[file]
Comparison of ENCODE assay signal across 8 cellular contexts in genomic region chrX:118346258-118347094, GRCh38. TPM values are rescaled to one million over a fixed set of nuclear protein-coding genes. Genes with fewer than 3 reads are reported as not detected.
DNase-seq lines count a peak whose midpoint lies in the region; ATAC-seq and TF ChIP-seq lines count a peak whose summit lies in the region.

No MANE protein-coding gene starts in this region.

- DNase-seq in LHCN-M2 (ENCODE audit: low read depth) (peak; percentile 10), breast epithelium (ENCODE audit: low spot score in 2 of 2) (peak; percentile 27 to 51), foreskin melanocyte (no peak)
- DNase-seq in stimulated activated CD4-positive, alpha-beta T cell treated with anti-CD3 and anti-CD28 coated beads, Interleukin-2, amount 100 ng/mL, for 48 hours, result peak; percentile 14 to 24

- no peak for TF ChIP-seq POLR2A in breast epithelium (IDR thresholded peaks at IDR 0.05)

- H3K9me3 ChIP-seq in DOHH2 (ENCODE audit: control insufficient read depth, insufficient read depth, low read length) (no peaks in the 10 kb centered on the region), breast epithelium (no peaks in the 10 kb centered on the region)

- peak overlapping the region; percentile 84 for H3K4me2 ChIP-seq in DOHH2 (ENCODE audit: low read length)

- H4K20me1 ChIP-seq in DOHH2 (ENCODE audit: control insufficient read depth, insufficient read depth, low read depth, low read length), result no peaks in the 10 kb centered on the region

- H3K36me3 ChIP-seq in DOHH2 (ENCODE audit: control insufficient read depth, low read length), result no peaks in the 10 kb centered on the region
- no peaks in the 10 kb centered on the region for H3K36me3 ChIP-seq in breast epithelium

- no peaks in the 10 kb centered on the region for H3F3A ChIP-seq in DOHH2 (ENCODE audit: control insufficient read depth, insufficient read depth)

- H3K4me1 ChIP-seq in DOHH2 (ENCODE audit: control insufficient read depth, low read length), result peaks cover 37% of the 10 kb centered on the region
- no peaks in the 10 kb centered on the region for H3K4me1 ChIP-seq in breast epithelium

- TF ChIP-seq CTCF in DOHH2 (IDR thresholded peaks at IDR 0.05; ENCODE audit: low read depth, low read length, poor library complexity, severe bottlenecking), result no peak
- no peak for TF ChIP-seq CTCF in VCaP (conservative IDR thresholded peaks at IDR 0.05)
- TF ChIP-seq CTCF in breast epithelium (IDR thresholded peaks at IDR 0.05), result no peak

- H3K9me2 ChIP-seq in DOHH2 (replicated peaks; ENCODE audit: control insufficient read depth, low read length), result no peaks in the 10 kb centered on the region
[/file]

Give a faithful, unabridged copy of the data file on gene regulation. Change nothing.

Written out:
Comparison of ENCODE assay signal across 8 cellular contexts in genomic region chrX:118346258-118347094, GRCh38. TPM values are rescaled to one million over a fixed set of nuclear protein-coding genes. Genes with fewer than 3 reads are reported as not detected.
DNase-seq lines count a peak whose midpoint lies in the region; ATAC-seq and TF ChIP-seq lines count a peak whose summit lies in the region.

No MANE protein-coding gene starts in this region.

- DNase-seq in LHCN-M2 (ENCODE audit: low read depth) (peak; percentile 10), breast epithelium (ENCODE audit: low spot score in 2 of 2) (peak; percentile 27 to 51), foreskin melanocyte (no peak)
- DNase-seq in stimulated activated CD4-positive, alpha-beta T cell treated with anti-CD3 and anti-CD28 coated beads, Interleukin-2, amount 100 ng/mL, for 48 hours, result peak; percentile 14 to 24

- no peak for TF ChIP-seq POLR2A in breast epithelium (IDR thresholded peaks at IDR 0.05)

- H3K9me3 ChIP-seq in DOHH2 (ENCODE audit: control insufficient read depth, insufficient read depth, low read length) (no peaks in the 10 kb centered on the region), breast epithelium (no peaks in the 10 kb centered on the region)

- peak overlapping the region; percentile 84 for H3K4me2 ChIP-seq in DOHH2 (ENCODE audit: low read length)

- H4K20me1 ChIP-seq in DOHH2 (ENCODE audit: control insufficient read depth, insufficient read depth, low read depth, low read length), result no peaks in the 10 kb centered on the region

- H3K36me3 ChIP-seq in DOHH2 (ENCODE audit: control insufficient read depth, low read length), result no peaks in the 10 kb centered on the region
- no peaks in the 10 kb centered on the region for H3K36me3 ChIP-seq in breast epithelium

- no peaks in the 10 kb centered on the region for H3F3A ChIP-seq in DOHH2 (ENCODE audit: control insufficient read depth, insufficient read depth)

- H3K4me1 ChIP-seq in DOHH2 (ENCODE audit: control insufficient read depth, low read length), result peaks cover 37% of the 10 kb centered on the region
- no peaks in the 10 kb centered on the region for H3K4me1 ChIP-seq in breast epithelium

- TF ChIP-seq CTCF in DOHH2 (IDR thresholded peaks at IDR 0.05; ENCODE audit: low read depth, low read length, poor library complexity, severe bottlenecking), result no peak
- no peak for TF ChIP-seq CTCF in VCaP (conservative IDR thresholded peaks at IDR 0.05)
- TF ChIP-seq CTCF in breast epithelium (IDR thresholded peaks at IDR 0.05), result no peak

- H3K9me2 ChIP-seq in DOHH2 (replicated peaks; ENCODE audit: control insufficient read depth, low read length), result no peaks in the 10 kb centered on the region